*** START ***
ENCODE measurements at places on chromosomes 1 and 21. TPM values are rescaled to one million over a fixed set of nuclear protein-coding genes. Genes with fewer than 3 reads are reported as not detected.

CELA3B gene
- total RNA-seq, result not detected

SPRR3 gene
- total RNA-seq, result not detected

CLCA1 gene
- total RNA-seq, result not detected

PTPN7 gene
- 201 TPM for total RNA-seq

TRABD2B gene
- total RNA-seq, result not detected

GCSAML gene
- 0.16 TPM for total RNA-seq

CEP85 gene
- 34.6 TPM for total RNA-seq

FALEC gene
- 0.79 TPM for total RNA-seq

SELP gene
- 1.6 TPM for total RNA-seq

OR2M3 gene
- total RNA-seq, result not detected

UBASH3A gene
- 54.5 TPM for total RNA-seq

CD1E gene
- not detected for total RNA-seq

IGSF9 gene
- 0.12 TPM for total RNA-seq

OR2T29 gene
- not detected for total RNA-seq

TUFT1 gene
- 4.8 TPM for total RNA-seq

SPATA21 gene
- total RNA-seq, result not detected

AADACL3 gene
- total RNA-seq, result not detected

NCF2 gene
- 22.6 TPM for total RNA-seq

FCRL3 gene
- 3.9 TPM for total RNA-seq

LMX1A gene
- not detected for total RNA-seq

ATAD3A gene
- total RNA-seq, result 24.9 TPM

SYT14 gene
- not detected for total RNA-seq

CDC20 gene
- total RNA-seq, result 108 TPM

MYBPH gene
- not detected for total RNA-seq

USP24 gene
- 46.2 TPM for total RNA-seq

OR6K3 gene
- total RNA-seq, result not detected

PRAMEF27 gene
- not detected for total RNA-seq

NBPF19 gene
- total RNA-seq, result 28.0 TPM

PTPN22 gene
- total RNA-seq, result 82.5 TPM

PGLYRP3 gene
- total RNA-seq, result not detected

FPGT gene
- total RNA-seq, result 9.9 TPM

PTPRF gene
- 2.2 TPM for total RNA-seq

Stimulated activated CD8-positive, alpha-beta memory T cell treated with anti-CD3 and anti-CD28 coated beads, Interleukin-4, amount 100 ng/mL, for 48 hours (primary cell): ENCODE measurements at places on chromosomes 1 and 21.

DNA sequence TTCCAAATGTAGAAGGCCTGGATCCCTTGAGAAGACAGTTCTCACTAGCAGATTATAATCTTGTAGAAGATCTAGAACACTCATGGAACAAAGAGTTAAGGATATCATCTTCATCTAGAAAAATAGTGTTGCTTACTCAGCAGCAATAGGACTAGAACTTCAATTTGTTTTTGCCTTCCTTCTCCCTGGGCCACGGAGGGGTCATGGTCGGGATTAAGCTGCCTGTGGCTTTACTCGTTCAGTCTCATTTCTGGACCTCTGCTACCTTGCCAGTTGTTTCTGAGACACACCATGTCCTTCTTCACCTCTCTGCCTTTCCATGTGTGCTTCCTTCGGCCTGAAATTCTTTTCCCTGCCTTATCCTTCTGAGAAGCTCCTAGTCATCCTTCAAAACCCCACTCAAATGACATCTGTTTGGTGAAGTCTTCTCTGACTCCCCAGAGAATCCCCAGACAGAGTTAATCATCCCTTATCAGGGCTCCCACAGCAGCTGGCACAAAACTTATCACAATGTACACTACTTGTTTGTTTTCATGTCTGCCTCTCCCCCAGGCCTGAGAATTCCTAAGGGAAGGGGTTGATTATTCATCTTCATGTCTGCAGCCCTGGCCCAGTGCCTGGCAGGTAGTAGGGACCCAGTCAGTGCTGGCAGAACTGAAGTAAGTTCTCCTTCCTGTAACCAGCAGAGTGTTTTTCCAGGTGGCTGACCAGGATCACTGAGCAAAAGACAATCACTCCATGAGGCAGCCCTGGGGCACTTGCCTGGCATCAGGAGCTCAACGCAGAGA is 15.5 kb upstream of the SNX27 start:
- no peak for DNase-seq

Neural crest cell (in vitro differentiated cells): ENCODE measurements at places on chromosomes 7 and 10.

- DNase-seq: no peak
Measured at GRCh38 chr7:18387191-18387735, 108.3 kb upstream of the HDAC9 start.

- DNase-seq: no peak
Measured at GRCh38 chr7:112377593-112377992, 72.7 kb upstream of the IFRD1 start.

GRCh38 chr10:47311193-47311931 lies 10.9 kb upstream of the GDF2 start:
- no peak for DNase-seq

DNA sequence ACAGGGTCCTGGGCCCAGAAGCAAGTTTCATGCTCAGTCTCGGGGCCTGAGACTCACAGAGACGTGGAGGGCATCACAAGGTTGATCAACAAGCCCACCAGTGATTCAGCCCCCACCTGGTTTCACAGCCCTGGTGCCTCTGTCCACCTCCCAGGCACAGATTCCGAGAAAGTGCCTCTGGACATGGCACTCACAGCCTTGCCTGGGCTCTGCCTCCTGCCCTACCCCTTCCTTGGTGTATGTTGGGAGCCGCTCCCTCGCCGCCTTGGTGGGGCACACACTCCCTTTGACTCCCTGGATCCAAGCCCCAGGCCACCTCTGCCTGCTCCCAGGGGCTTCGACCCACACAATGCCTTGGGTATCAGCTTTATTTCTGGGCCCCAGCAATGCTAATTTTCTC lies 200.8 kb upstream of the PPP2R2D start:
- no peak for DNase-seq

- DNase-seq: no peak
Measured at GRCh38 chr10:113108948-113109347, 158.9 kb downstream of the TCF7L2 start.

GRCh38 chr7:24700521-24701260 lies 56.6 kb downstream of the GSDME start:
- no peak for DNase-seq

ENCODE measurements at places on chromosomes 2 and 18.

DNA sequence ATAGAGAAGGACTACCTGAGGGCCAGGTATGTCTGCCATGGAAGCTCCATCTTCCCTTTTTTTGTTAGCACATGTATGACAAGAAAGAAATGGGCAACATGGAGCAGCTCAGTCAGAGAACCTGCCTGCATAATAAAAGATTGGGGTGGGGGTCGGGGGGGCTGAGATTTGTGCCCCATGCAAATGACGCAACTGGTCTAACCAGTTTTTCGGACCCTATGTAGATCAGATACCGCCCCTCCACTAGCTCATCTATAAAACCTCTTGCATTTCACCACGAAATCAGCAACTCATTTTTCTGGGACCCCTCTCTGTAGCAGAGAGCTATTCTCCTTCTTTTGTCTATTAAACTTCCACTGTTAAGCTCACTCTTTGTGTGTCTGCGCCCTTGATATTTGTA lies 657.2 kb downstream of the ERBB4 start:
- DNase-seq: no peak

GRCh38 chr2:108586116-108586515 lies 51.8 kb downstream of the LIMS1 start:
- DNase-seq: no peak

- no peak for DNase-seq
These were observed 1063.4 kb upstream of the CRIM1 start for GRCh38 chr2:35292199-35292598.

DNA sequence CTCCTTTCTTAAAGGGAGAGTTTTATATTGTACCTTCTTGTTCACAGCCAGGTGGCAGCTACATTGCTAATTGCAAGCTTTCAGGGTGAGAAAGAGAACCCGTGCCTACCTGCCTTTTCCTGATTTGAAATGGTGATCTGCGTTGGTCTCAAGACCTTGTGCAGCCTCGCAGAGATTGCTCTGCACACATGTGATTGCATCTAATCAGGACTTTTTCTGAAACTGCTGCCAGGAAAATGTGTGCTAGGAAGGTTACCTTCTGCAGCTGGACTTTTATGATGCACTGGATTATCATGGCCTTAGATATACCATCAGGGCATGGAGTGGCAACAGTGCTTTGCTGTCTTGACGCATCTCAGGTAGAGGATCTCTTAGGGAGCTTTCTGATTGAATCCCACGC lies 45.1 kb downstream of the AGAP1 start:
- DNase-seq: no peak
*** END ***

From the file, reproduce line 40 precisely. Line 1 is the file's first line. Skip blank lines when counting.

LMX1A gene